Colorado’s Catholic bishops have issued a religious exemption letter for COVID vaccines for Catholics in their dioceses, along with an explanatory statement in which the bishops affirm that they "continue to support religious exemptions from any and all vaccine mandates."
The essence of this hugely significant policy is distilled into one sentence from their statement: "...[A] Catholic may judge it right or wrong to receive certain vaccines for a variety of reasons, and there is no Church law or rule that obligates a Catholic to receive a vaccine—including COVID-19 vaccines."
This is great news, but ALL Catholics in the United States should be granted a religious exemption from "any and all vaccine mandates" by their local bishops (to be signed by their priests).
Could we now ask you to directly CONTACT Maine's bishops' conference (and, thereby, your bishops), asking them to also extend a religious exemption letter to the Catholics in your state's diocese(s)?
You can reach your state's bishops' conference in one easy step using this simple contact form (see right) that we're making available here on LifeSite's Action Center.
With one click, your message is sent directly to their office without having to look up any contact details.
Then, please SHARE this important call to action with your like-minded friends, parishioners, and family members to spread the word across your diocese and state!
The August 5 statement, signed by Denver’s Archbishop Samuel Aquila, along with Bishops Stephen Berg of Pueblo and James Golka of Colorado Springs and Auxiliary Bishop Jorge Rodriguez of Denver, opens by repeating the Colorado hierarchy’s previous statements that "the use of some COVID-19 vaccines is morally acceptable under certain circumstances."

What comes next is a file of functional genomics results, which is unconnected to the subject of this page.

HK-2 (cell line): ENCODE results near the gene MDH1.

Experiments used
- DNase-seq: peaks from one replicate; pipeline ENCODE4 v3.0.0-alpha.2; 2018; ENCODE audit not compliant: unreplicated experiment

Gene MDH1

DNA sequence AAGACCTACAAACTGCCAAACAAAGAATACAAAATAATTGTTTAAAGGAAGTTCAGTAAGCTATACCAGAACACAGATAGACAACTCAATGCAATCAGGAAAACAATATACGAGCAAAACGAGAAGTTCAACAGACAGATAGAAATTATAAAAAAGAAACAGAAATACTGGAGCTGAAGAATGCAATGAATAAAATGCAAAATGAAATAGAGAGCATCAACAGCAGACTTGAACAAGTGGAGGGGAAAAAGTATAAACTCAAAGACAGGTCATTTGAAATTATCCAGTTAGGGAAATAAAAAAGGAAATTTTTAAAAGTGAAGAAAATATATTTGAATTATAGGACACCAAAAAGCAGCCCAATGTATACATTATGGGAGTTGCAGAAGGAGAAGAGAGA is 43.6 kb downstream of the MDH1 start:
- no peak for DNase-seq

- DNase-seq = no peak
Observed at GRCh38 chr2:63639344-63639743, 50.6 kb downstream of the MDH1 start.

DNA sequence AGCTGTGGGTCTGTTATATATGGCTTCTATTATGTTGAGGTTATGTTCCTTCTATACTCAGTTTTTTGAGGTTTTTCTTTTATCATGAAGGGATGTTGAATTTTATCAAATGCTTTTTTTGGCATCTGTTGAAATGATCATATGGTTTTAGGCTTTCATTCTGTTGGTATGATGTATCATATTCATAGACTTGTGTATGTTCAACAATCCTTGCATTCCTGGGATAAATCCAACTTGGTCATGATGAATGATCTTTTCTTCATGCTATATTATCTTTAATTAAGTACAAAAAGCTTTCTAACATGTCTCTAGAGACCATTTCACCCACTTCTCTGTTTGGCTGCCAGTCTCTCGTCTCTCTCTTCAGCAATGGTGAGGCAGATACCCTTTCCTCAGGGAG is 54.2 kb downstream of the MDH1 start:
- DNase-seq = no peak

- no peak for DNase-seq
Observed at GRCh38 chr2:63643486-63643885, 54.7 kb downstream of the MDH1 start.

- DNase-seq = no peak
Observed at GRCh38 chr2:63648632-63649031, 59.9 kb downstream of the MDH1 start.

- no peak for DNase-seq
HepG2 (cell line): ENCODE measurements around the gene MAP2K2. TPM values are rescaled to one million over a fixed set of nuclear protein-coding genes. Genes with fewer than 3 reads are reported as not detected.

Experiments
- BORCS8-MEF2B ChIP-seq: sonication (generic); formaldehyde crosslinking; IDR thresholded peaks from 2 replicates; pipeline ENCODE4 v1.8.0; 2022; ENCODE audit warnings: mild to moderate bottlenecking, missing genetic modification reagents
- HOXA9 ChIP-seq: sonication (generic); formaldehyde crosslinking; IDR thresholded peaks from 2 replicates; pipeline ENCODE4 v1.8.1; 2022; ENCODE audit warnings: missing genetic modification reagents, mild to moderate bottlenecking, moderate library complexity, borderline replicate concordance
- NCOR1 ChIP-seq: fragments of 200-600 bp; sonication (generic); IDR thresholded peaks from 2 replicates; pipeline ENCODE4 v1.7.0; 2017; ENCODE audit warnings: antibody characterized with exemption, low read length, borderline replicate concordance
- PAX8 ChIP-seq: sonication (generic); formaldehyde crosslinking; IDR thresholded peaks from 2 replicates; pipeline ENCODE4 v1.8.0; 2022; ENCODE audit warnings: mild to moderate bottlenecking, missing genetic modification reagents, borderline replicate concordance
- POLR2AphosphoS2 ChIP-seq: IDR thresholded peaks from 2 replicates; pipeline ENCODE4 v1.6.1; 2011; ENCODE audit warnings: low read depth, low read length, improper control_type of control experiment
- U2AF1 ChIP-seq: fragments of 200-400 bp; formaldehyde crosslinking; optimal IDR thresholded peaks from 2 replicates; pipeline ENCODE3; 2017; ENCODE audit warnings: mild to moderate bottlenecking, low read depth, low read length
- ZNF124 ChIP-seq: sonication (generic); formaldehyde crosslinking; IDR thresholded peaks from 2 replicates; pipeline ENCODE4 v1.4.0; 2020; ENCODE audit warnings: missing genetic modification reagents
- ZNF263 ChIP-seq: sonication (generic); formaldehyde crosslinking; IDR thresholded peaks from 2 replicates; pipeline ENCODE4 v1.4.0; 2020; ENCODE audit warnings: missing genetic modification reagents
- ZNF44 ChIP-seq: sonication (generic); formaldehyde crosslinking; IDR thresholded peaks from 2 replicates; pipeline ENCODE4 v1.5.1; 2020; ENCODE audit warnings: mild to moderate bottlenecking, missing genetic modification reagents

However, the bishops swiftly added that they were aware and "understand" that many people decide not to get the injections based on "well-founded convictions."
In both the statement and the template, the bishops focus on four main points:
- The moral teaching of the Catholic Church holds that "a person may be required to refuse a medical intervention, including a vaccination, if his or her conscience comes to this judgment."
- There is a "moral duty" to refuse “medical products, including certain vaccines, that are created using human cells lines derived from abortion.” Drawing on moral arguments made by recent documents, the bishops added that "it is permissible to use such vaccines only under case-specific conditions — if there are no other alternatives available and the intent is to preserve life."
- An individual's analysis of the real or perceived medical benefits weighed against the possible negative side-effects of any therapeutic intervention must be respected.
- A person is morally obliged to obey his or her conscience.
Additionally, referring to recent documents and statements from the Vatican, the Pontifical Academy for Life, United States Conference of Catholic Bishops, and the modern catechism, the bishops recalled that vaccination itself must be voluntary.
Taken together, the bishops conclude that a Catholic may use their conscience to decide to licitly refuse vaccination.
And, critically, as above, the bishops also forcefully state that there is no Church law obliging a Catholic to be vaccinated.
Please take a few minutes to contact Maine's state bishops' conference as soon as possible, and ask them to promptly approve and introduce a religious exemption letter for COVID vaccines for Catholics in their dioceses.
As state governments (often acting as employers) and private corporations around the country begin to introduce mandatory COVID vaccinations, now is the time to take action.
Thank you for contacting your state bishops' conference today!
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FOR MORE INFORMATION:
'Colorado bishops issue religious exemption letter for COVID shots, urging people to ‘follow their conscience’' -